Few men have what it takes to consistently deliver on the occasions when it matters the most. Raul Gonzalez is one such man. Despite having already won all the possible honours in the Real Madrid colours, he seems no short of steam and determination and once again led the Schalke attack from front.
With a staggering lead captured during the San Siro leg of the tie, The Miners were not particularly desperate to add anymore goals to their tally and their tactics for the day majorly remained focused on not raising unnecessary troubles for the defence. But it did not take them long in realizing Inter’s lack of intent on the field and on the very first opportunity presented their way, they capitalized on a moment of lapse in Inter’s concentration. Raul’s impeccable sense of positioning once again proved vital as he escaped Lucio, outran Ranocchia and successfully dribbled past Julio Cesar’s reach to aptly let the ball kiss the net.
The goal strengthened Raul’s position, as Europe’s all time top goal-scorer but the Spanish legend was not going to raise any complacency. He maintained a continued threat from the flanks when long balls were played at him and also managed to penetrate through the tight looking centre defense of Inter on multiple occasions though Schalke could seldom create a potent chance out of his movements; however, they could not have cared less about it.
Leonardo Out-thought, Inter Outplayed
After the humiliation in the first leg, Inter needed to score a minimum four goals to stay into contention, which required a formation that fielded more number of personnel in the attacking third but Leonardo chose to field his customary 4-3-1-2. The chief marksman, Samuel Eto’o almost played a left winger, pretty wide and pretty deep than his regular position, while Milito remained for the most of the time near the centre in close range to the Schalke centre backs. The Argentine has so far had a dreadful season mainly ruined by injuries and it was clear to see that he was not up to the mark. His efforts were easily nullified by Metzelder on most occasions.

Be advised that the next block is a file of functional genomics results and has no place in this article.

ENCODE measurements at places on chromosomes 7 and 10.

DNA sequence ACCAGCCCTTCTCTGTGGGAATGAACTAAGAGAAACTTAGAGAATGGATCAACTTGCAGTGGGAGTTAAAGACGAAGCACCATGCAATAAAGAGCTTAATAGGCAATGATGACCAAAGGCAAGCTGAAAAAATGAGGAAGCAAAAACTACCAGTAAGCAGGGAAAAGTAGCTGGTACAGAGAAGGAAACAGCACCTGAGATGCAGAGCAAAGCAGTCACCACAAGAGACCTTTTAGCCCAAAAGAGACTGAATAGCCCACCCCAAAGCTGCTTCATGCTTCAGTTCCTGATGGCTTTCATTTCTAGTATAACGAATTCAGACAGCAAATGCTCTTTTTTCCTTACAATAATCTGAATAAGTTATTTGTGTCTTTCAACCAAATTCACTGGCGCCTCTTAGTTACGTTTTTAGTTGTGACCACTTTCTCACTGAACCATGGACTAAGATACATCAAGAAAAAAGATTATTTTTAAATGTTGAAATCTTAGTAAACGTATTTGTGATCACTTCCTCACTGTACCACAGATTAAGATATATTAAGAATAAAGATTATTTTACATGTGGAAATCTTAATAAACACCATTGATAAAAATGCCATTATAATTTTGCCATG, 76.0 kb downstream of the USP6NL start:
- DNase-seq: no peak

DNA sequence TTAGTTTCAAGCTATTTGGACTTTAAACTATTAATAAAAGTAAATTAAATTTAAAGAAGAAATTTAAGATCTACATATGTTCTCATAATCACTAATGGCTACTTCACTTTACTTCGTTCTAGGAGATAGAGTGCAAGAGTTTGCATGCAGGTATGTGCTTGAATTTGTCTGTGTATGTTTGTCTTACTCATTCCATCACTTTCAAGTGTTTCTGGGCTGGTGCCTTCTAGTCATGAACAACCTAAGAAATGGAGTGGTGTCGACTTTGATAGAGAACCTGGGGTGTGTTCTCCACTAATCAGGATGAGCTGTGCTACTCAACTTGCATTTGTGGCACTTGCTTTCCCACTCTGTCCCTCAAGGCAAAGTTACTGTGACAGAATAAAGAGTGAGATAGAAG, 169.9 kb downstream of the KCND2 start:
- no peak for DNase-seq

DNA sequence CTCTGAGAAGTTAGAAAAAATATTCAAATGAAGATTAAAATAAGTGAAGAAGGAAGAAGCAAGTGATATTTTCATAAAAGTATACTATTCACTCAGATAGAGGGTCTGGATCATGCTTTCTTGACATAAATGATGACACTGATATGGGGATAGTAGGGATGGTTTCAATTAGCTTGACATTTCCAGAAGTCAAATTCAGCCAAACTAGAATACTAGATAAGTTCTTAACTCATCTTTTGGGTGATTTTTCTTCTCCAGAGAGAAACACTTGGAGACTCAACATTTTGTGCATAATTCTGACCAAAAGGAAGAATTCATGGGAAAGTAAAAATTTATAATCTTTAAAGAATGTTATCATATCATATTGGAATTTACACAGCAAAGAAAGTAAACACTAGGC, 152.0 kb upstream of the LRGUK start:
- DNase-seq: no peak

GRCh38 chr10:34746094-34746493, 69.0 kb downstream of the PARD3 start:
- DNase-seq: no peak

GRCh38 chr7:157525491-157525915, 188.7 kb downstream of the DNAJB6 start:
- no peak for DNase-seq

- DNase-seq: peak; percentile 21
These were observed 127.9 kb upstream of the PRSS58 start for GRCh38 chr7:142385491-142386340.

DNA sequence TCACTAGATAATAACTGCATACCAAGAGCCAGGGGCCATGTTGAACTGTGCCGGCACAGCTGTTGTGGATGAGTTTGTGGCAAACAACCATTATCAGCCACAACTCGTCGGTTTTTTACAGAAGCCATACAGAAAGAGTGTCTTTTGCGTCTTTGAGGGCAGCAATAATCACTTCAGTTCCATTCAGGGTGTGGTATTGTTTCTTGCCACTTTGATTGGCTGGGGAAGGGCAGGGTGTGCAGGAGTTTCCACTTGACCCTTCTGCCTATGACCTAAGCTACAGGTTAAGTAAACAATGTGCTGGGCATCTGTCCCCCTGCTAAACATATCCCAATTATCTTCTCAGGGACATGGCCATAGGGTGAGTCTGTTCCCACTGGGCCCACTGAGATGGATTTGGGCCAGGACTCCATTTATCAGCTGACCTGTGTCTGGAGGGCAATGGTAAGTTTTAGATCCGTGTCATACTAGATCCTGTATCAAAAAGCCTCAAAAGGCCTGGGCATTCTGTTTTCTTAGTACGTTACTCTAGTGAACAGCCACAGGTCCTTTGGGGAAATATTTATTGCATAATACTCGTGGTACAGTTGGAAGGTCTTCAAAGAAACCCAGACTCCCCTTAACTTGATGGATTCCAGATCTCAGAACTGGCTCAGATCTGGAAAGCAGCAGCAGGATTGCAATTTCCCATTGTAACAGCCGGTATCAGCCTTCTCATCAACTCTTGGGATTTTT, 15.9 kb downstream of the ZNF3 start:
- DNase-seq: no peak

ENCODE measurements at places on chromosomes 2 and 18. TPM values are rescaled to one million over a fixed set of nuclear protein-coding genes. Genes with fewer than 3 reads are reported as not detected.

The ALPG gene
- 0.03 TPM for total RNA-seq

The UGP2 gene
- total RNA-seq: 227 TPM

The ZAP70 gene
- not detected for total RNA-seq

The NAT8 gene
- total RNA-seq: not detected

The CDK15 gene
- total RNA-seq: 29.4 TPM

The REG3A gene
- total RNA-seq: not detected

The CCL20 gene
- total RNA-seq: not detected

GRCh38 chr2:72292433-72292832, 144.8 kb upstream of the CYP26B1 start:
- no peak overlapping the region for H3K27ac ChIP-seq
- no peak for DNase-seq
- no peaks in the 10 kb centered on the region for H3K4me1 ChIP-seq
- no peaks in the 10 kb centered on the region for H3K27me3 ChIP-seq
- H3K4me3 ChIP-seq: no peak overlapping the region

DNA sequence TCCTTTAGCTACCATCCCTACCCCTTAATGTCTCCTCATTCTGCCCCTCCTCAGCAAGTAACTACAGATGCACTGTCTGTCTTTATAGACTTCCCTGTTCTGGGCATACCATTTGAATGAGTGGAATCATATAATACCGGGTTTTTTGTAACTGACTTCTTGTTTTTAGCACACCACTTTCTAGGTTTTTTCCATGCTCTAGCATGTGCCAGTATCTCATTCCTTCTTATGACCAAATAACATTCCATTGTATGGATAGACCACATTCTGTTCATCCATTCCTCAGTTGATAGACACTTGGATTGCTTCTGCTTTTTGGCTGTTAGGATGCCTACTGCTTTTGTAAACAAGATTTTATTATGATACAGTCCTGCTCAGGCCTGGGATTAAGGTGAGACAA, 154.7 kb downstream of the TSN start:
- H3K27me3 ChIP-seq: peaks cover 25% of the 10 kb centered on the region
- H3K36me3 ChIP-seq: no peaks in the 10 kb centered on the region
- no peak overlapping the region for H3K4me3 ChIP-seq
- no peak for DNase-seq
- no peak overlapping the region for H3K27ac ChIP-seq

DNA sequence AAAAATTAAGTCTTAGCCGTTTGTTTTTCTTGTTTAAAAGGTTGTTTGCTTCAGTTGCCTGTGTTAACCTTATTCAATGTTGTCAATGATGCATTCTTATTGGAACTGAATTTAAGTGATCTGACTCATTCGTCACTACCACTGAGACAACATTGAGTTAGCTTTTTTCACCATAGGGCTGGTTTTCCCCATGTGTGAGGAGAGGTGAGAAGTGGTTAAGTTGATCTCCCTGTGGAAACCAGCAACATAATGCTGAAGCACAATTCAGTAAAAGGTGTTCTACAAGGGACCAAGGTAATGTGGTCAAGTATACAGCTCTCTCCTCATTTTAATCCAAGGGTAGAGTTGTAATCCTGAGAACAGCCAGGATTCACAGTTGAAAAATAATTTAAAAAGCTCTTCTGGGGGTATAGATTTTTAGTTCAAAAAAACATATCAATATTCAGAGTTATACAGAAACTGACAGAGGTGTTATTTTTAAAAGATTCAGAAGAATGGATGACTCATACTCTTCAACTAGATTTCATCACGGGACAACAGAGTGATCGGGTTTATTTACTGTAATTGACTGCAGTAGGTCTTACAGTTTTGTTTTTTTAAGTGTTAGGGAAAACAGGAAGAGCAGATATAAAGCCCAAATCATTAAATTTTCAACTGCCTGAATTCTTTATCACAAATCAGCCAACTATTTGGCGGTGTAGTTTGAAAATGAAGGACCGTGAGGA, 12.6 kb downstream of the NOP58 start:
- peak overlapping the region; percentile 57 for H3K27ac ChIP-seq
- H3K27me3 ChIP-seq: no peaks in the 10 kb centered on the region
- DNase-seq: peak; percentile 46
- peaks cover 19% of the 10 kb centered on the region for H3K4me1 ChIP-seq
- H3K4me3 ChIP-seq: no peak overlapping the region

Leonardo’s tactical diagram offered a loose joint between the two layers of the midfield which was certainly not the ideal plan for a team trailing by three goals. Wesley Sneijder for most part of the match remained one-dimensional and despite being choked of space every single time he ran forward, he chose not to divert the attack to the flanks; out of options on more instances than out of choice.
While Maicon has only been a shadow of his own self lately, his Japanese counterpart Yuto Nagatomo’s lack of experience was much on show. The on-loan Cesena full back was instrumental in running past the Schalke midfield on the left flank with an intention to provide width to the Inter attack but with Samuel Eto’o himself operating wide enough, Nagatomo was expected to make overlapping runs to free the Cameroonian off his markers and allow him the space and time to unleash his magic. Nagatomo could never time his runs to perfection to form a clinical partnership with Eto’o and with both Sneijder and Milito in the centre having a collective off day, the African himself preferred to cut in but that not being his natural forte since moving to Inter, he was easily dispossessed by the disciplined Schalke defense.